DACA stands for Deferred Action for Childhood Arrivals. DACA Recipients are referred to as “Dreamers” and there are more than 800,000 “Dreamers” in the U.S. who have been granted relief under DACA.  On June 15, 2012, the Secretary of Homeland Security announced that certain individuals who came to the United States as children and meet several guidelines may request consideration of deferred action for a period of two years, as well as apply for work authorization.  Deferred action is a use of prosecutorial discretion and it does not provide lawful status; however, it allows DHS to defer action against a DACA recipient (that is a DACA recipient cannot be deported while in a valid DACA status). DACA is issued for two years and it can be renewed.

DACA Eligible applicants are those who

  • Were under the age of 31 as of June 15, 2012;
  • Came to the United States before reaching 16th birthday;
  • Have continuously resided in the United States since June 15, 2007, up to the present time;
  • Were physically present in the United States on June 15, 2012, and at the time of making the request for consideration of deferred action with USCIS;
  • Had no lawful status on June 15, 2012;
  • Are currently in school, have graduated or obtained a certificate of completion from high school, have obtained a general education development (GED) certificate, or are an honorably discharged veteran of the Coast Guard or Armed Forces of the United States; and
  • Have not been convicted of a felony, significant misdemeanor, or three or more other misdemeanors, and do not otherwise pose a threat to national security or public safety. 

DHS Memorandum to Terminate DACA

On September 5, 2017, the Department of Homeland Security (DHS) announced that it was rescinding the 2012 DACA memorandum, and terminating the program, based on a determination that DACA was an “unconstitutional exercise of authority by the Executive Branch.” The DHS would allow DACA a “wind-down” period and would stop renewing DACA applications that expired on or after March 6, 2018.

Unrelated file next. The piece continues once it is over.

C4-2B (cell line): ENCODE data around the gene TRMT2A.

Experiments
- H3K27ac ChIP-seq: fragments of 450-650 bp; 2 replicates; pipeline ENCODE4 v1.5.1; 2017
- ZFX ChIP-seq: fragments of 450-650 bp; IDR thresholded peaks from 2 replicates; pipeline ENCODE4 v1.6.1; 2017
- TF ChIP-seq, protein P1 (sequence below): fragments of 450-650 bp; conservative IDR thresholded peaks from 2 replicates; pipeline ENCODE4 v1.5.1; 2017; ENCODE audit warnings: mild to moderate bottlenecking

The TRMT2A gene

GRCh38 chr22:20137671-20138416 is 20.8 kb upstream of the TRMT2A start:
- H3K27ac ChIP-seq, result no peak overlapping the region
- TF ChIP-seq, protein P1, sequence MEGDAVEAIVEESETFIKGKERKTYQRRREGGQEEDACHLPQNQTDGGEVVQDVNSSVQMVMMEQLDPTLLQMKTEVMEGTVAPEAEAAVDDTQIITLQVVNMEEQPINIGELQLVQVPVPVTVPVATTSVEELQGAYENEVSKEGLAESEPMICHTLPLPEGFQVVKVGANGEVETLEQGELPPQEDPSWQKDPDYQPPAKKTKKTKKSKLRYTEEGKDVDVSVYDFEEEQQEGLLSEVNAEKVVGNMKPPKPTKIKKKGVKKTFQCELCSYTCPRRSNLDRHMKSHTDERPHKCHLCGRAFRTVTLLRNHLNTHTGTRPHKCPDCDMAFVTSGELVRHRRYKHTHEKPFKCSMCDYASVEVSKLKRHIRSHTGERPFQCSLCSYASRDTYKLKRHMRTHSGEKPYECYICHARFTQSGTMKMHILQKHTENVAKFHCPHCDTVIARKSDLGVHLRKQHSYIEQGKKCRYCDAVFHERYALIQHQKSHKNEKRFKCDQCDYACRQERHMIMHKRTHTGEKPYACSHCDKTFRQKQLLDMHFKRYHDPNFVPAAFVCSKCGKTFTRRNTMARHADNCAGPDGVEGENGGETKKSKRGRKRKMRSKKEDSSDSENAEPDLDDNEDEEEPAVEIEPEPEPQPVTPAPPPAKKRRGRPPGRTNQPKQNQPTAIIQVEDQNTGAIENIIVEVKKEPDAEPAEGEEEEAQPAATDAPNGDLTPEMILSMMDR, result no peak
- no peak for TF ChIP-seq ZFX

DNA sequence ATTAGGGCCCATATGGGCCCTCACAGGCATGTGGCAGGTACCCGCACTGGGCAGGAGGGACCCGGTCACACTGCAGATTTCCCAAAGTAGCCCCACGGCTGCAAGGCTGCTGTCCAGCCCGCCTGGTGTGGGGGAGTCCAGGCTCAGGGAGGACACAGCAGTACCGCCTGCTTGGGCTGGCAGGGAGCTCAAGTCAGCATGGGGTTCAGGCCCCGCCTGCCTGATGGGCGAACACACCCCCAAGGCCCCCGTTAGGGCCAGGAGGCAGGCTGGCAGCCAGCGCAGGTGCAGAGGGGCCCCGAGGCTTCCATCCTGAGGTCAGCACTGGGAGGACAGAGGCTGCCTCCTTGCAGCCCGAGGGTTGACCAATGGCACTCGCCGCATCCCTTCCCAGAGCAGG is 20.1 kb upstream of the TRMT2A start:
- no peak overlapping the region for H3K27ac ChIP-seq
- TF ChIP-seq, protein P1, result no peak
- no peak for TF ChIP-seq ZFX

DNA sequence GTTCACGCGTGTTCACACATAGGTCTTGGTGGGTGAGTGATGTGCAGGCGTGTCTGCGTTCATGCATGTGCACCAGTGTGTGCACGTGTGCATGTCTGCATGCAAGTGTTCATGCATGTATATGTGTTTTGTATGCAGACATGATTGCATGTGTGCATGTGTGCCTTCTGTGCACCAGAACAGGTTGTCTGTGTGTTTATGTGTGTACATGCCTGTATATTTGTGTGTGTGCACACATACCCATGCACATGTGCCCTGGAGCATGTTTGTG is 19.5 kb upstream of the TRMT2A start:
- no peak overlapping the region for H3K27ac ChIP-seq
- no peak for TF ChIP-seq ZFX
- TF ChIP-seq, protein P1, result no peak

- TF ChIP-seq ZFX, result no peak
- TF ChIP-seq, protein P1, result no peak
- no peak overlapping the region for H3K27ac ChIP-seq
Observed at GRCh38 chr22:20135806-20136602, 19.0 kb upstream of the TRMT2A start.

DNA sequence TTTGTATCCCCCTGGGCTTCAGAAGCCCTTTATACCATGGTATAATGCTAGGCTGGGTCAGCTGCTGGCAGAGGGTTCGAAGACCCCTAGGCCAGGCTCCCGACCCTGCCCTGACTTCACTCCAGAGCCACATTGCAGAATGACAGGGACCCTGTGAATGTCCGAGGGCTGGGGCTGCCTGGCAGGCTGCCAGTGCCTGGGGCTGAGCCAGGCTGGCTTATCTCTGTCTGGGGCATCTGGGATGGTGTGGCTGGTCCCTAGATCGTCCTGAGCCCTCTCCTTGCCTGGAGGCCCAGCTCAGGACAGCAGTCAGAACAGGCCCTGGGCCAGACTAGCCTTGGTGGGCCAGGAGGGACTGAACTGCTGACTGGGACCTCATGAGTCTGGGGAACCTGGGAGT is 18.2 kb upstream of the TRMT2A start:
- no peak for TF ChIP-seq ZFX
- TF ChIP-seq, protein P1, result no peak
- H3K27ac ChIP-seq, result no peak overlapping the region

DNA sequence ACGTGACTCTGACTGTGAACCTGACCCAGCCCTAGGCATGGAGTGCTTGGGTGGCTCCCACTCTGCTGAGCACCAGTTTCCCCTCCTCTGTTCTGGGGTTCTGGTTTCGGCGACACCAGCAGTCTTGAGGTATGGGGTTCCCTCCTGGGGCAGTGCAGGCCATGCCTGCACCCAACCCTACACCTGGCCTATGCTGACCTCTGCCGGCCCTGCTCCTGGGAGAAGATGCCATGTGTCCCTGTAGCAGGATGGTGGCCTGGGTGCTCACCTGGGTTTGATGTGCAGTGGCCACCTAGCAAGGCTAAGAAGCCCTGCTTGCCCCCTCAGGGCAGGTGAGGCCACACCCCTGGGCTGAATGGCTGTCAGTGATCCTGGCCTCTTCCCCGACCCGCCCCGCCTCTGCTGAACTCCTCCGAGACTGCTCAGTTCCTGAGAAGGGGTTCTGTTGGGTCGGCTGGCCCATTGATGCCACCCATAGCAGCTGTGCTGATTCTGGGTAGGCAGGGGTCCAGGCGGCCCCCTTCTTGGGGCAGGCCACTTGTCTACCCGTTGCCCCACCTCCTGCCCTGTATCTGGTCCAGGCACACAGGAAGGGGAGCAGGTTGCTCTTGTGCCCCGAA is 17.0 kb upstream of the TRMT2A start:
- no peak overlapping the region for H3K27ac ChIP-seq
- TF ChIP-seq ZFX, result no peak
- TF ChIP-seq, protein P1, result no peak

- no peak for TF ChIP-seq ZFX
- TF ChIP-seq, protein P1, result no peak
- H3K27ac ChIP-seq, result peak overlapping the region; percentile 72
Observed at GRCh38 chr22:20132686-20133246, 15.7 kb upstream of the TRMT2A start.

Various lawsuits were filed challenging the government’s termination of DACA. These lawsuits resulted in injunctions by federal courts requiring DHS to continue accepting applications to renew DACA by individuals who currently have, or previously had DACA, but not to accept initial DACA applications.

The Supreme Court Decision on DACA

On June 18, 2020, the Supreme Court ruled in favor of the Dreamers. In DHS. V. Regents of the University of California, the Court ruled that the administration did not adequately explain its decision to end DACA. This decision allows the program to continue, and DACA recipients should renew their applications.  

Post Decision of Batalla Vidal, et al. v. Wolf, et al., and State of New York, et al. v. Trump, et al., 

On November 14, 2020, a United States District Court issued an order requiring the Department of Homeland Security to reinstate the DACA policy that was in effect on September 4, 2017.

In compliance with the order of a United States District Court, effective December 7, 2020, U.S. Citizenship and Immigration Services (USCIS) started accepting first-time requests for consideration of deferred action under Deferred Action for Childhood Arrivals (DACA) based on the terms of the DACA policy in effect prior to September 5, 2017, and in accordance with the Court’s December 4, 2020, order; This included DACA Renewals and Applications for Advance Parole; extending the one-year grants of deferred action under DACA to two years; and extending one-year employment authorization documents under DACA to two years.